‘Big Data’ is a term that is used more and more frequently. It is difficult to read an article about business development without it being mentioned. It is a simple term that some people feel awkward using as they feel the explanation should be as simple as the title is, but feel that behind the name are many complications.
Simply put, Big Data is the term used to describe the analysis of large data sets that cannot be worked on using traditional methods (such as manual and simple automated ways).
As technology advances, so does the ability to capture data. Data is useful only when it is analysed and an action plan is formed.
In 2001, analyst Doug Laney spoke of the growth in our access to data. He mentioned the ’3 Vs’:
- Volume: Businesses have access to many different sources of data including their social media channels and machines for manufacturing. Previously there was no way to monitor this, but with many programs able to work this data, it is possible to track changes live
- Velocity: Big Data is able to process data almost instantaneously. With the high volumes, programs must continuously adapt to this
- Variety: Data comes in all forms; some is structured while most data is unstructured. The syntax is written so data may be read easily
Who and where uses Big Data?
Big Data is used by every industry; there are typically large teams of analysts working on the appropriate data sets. Industries include:
- Banking and finance: Financial institutions use Big Data to help improve customer satisfaction, with a primary use being to detect fraud. Businesses that are making use of Big Data have large teams looking finding anomalies in data sets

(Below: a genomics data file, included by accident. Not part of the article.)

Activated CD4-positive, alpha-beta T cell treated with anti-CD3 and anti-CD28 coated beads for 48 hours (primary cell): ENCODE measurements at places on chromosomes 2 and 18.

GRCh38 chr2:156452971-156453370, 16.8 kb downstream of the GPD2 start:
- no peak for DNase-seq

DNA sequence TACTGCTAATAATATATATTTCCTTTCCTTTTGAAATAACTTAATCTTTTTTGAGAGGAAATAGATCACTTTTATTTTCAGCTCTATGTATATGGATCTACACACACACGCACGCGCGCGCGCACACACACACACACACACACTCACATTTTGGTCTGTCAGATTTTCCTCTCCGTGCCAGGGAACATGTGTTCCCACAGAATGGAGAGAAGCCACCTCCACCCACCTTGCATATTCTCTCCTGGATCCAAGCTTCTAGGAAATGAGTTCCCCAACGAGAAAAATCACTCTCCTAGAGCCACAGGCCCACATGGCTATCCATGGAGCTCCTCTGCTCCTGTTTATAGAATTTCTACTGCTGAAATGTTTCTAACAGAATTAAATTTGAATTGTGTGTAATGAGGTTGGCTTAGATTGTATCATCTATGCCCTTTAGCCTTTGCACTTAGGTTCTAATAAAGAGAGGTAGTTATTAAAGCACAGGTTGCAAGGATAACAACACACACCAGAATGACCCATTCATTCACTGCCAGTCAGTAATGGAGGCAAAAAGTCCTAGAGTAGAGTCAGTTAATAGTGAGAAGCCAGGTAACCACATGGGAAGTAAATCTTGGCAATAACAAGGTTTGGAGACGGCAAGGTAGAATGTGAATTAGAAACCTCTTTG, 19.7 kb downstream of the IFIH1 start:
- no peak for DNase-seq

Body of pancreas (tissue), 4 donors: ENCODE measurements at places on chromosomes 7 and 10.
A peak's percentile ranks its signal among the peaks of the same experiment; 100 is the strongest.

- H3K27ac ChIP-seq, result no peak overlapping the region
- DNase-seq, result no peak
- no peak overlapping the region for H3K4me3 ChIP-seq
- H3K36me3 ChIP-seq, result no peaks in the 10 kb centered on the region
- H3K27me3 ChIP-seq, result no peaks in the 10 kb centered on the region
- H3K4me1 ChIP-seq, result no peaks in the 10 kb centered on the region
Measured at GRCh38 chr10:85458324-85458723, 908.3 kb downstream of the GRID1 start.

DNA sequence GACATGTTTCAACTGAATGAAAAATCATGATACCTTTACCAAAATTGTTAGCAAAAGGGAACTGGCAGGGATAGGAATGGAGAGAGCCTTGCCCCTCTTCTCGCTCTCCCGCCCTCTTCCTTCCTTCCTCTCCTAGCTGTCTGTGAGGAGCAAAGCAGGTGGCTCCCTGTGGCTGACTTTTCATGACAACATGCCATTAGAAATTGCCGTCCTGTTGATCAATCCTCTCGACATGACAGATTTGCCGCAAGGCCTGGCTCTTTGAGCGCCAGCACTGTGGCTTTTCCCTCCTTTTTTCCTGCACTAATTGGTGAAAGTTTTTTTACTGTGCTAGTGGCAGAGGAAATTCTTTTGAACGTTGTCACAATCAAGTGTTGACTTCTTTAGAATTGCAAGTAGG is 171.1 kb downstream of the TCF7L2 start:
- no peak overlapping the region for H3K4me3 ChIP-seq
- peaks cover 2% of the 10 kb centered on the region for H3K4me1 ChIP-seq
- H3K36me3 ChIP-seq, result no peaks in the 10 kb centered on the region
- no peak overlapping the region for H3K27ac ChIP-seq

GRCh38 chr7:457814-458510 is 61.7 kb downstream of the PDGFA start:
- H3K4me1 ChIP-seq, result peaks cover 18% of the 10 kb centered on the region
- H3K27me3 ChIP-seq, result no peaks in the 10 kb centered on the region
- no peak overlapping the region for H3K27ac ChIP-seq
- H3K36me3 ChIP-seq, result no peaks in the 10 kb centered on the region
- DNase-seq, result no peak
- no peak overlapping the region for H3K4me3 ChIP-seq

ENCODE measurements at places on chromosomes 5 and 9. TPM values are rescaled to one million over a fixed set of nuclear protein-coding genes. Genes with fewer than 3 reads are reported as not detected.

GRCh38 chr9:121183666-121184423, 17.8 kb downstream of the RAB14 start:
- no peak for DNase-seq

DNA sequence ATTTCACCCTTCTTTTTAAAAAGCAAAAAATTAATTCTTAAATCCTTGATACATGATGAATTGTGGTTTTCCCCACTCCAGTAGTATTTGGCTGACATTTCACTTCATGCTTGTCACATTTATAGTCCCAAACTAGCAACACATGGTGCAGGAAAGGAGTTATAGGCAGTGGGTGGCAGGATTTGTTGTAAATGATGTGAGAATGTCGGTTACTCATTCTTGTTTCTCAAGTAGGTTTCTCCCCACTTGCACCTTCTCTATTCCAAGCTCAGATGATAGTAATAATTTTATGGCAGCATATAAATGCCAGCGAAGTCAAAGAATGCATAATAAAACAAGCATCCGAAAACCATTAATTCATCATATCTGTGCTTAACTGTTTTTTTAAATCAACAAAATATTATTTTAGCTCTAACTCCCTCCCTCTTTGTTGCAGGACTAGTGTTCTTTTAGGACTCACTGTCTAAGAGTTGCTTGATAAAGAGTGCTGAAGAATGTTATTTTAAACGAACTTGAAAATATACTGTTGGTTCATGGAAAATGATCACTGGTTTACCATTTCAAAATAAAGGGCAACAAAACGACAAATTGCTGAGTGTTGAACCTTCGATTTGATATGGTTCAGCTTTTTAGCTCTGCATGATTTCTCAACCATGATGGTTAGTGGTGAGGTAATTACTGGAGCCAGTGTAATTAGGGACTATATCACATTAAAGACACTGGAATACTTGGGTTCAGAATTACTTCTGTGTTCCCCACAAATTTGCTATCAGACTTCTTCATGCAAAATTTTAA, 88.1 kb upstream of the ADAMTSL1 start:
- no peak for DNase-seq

- Government: Government departments and public bodies use Big Data to tackle day to day issues like solving crime and population issues. Some departments are combining datasets to help decide on policy
- Healthcare: Information including patient details and ailments along with treatments and prescriptions are stored together. These are used to analyse effective planning for treatment of illnesses and fully utilise the healthcare system
- Retail: Big Data allows retailers to monitor when and how customers spend their money. They mine into the data and use this for specific promotions for each customer as well as planning key events throughout the year
How is Big Data used?
Big Data is analysed on programs using syntax. These programs need to continually improve to keep up with the large amounts of data running through their syntax.
Those analysing Big Data need to have strong statistical and logical skills. Statistical languages including SPSS, R, SAS and Matlab are still invaluable to work out the key findings from datasets.
Big Data has taken the world by storm and it is not going away. Job opportunities are increasing and once the basic concept is understood there are endless ways to utilise it.